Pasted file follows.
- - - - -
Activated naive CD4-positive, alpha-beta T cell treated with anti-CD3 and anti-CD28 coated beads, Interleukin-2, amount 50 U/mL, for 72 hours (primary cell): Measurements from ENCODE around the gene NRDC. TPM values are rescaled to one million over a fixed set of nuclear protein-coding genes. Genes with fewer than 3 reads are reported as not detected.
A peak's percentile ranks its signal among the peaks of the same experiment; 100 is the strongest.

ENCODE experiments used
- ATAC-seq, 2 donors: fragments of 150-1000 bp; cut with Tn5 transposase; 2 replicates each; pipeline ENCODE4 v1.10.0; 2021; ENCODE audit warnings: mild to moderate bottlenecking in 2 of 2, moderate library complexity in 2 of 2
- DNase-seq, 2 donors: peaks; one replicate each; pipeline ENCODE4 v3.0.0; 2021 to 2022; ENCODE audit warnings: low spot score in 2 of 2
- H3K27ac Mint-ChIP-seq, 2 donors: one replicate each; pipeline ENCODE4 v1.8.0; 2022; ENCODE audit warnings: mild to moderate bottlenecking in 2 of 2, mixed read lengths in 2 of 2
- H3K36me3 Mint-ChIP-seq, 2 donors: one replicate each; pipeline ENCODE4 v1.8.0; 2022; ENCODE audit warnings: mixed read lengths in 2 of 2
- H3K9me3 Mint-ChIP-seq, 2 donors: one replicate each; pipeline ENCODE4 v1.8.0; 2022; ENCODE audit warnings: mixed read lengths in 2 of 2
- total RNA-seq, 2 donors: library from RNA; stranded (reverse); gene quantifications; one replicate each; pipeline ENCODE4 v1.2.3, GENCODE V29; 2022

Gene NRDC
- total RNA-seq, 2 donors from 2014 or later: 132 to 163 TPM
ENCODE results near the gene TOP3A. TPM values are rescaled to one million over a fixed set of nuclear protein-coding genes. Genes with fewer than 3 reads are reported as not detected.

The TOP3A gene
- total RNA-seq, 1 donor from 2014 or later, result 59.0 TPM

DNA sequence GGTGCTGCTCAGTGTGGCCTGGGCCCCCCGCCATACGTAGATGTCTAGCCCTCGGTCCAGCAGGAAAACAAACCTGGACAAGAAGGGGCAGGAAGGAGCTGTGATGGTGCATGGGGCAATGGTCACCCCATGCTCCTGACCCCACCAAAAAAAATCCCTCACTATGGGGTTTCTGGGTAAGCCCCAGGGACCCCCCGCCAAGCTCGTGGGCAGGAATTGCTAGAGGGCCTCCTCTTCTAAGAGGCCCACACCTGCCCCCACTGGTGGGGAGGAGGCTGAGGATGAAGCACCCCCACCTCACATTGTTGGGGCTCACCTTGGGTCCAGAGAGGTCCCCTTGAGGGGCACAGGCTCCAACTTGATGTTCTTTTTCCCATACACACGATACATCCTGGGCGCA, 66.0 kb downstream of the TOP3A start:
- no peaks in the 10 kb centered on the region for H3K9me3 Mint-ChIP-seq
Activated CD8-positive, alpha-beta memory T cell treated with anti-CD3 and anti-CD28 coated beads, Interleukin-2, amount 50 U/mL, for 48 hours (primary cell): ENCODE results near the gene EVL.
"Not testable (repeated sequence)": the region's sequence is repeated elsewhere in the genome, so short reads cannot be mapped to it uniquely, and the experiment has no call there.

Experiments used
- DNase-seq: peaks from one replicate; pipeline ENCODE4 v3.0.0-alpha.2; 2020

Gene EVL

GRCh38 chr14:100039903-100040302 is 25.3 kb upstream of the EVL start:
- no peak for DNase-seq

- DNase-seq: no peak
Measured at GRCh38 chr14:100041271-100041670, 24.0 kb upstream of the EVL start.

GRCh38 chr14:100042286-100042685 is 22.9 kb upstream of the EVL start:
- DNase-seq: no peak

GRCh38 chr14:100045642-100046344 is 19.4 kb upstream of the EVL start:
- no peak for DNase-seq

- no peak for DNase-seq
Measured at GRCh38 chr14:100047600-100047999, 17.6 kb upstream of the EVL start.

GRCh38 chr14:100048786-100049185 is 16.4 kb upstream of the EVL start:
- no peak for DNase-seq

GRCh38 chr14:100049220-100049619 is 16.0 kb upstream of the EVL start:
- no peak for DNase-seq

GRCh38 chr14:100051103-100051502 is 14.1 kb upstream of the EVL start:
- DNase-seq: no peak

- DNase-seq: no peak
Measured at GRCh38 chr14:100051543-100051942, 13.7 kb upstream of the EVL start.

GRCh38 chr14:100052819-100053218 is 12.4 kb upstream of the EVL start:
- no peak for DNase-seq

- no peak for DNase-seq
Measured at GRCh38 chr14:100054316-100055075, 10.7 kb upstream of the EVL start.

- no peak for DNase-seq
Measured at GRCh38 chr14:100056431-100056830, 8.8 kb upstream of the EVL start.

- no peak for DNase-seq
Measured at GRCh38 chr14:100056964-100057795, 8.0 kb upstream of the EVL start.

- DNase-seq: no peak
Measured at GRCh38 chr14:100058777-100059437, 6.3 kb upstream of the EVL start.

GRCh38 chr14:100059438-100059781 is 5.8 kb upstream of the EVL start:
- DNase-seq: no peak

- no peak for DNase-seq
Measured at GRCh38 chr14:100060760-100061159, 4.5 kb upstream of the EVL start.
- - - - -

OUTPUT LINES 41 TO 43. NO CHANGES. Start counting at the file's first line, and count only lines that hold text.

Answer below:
- no peak for DNase-seq

- no peak for DNase-seq
Measured at GRCh38 chr14:100054316-100055075, 10.7 kb upstream of the EVL start.